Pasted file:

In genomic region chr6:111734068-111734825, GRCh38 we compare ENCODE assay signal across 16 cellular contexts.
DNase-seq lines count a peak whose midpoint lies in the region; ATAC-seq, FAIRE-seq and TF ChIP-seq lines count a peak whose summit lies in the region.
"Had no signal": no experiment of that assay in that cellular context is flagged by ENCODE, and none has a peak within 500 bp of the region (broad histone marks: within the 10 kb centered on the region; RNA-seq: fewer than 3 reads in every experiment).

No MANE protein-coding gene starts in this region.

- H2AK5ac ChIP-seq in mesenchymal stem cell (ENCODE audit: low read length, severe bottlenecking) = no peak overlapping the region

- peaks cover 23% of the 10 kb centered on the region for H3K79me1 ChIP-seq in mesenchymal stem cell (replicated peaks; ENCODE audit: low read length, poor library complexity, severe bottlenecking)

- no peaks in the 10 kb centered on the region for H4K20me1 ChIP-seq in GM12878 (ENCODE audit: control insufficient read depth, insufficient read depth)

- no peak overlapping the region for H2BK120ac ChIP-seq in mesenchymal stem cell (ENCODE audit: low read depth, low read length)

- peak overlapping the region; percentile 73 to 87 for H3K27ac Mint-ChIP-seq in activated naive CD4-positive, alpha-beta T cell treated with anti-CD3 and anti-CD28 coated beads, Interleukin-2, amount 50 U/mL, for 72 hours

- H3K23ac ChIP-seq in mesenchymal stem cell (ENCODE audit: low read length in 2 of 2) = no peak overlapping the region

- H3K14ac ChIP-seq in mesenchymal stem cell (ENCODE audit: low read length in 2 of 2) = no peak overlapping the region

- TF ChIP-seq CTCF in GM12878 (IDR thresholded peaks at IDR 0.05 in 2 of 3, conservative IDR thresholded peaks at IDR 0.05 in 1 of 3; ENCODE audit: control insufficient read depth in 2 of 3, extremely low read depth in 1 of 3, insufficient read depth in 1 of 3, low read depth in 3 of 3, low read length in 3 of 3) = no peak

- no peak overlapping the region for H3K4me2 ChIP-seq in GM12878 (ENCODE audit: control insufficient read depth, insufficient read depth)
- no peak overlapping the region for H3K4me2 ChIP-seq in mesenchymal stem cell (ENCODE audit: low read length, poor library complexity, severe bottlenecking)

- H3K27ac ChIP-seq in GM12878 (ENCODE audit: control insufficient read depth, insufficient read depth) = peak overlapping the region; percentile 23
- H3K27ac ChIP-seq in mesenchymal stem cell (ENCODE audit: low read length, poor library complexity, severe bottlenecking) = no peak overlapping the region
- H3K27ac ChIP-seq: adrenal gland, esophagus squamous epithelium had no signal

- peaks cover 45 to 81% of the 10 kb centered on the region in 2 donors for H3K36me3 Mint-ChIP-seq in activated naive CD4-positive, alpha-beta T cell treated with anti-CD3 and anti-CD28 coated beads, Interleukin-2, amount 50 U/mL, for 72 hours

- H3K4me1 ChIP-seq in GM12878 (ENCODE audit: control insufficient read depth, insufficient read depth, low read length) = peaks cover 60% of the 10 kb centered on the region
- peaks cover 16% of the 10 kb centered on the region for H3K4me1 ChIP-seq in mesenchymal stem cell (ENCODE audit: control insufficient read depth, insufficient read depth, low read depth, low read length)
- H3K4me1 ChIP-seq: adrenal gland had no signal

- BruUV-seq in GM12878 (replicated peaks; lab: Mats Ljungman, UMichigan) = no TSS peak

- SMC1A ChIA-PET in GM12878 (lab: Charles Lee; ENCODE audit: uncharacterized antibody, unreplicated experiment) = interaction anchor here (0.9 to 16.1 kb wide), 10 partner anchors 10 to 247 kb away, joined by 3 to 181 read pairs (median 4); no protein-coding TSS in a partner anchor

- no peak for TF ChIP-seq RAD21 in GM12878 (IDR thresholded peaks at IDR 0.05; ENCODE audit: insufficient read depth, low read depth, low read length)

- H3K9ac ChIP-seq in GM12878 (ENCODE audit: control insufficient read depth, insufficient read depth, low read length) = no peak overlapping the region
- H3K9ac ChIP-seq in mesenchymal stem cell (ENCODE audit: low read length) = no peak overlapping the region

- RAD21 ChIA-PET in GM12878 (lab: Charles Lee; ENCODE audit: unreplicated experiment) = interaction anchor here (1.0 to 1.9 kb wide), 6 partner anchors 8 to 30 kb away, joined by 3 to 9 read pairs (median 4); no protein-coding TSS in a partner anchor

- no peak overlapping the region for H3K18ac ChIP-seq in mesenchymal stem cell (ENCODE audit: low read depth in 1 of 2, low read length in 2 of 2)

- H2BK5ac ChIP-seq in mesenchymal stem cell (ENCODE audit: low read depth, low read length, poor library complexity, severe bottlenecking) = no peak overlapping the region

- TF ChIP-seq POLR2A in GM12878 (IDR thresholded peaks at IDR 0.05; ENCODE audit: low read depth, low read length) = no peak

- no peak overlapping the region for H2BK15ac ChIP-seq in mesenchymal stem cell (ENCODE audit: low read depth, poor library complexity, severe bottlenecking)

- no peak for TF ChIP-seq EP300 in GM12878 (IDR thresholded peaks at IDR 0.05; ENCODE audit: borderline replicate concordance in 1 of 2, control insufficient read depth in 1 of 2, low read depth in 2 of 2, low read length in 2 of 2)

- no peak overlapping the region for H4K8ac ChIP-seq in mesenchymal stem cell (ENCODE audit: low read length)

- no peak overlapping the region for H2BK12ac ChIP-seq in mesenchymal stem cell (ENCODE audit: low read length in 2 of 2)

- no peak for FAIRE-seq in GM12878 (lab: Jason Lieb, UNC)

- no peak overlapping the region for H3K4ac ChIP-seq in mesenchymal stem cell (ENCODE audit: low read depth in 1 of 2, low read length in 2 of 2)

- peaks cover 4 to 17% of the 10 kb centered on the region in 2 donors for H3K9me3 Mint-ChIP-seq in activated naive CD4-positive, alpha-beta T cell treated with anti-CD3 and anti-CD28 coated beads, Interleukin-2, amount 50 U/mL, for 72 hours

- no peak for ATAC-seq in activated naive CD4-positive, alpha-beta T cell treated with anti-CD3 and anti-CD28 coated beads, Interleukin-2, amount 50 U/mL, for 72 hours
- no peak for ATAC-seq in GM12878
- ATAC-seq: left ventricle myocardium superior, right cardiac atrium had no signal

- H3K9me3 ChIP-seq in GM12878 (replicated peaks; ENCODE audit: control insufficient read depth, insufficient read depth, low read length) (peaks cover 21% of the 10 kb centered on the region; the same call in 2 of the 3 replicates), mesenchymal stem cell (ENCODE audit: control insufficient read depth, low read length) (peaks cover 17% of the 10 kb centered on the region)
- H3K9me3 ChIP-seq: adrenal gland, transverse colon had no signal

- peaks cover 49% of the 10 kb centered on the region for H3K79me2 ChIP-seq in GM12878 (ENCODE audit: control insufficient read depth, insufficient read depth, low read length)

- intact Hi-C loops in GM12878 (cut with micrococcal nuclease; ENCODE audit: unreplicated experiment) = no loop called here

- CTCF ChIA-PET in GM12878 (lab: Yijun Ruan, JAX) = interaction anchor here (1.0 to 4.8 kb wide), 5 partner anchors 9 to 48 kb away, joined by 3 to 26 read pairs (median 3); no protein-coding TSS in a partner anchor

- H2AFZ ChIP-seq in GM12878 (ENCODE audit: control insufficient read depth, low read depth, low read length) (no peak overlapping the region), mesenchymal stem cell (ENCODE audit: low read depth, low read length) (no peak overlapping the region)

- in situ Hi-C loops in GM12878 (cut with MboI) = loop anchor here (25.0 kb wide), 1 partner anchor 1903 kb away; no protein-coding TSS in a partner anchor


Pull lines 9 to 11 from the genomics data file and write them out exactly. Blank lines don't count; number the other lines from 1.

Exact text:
- peak overlapping the region; percentile 73 to 87 for H3K27ac Mint-ChIP-seq in activated naive CD4-positive, alpha-beta T cell treated with anti-CD3 and anti-CD28 coated beads, Interleukin-2, amount 50 U/mL, for 72 hours

- H3K23ac ChIP-seq in mesenchymal stem cell (ENCODE audit: low read length in 2 of 2) = no peak overlapping the region

- H3K14ac ChIP-seq in mesenchymal stem cell (ENCODE audit: low read length in 2 of 2) = no peak overlapping the region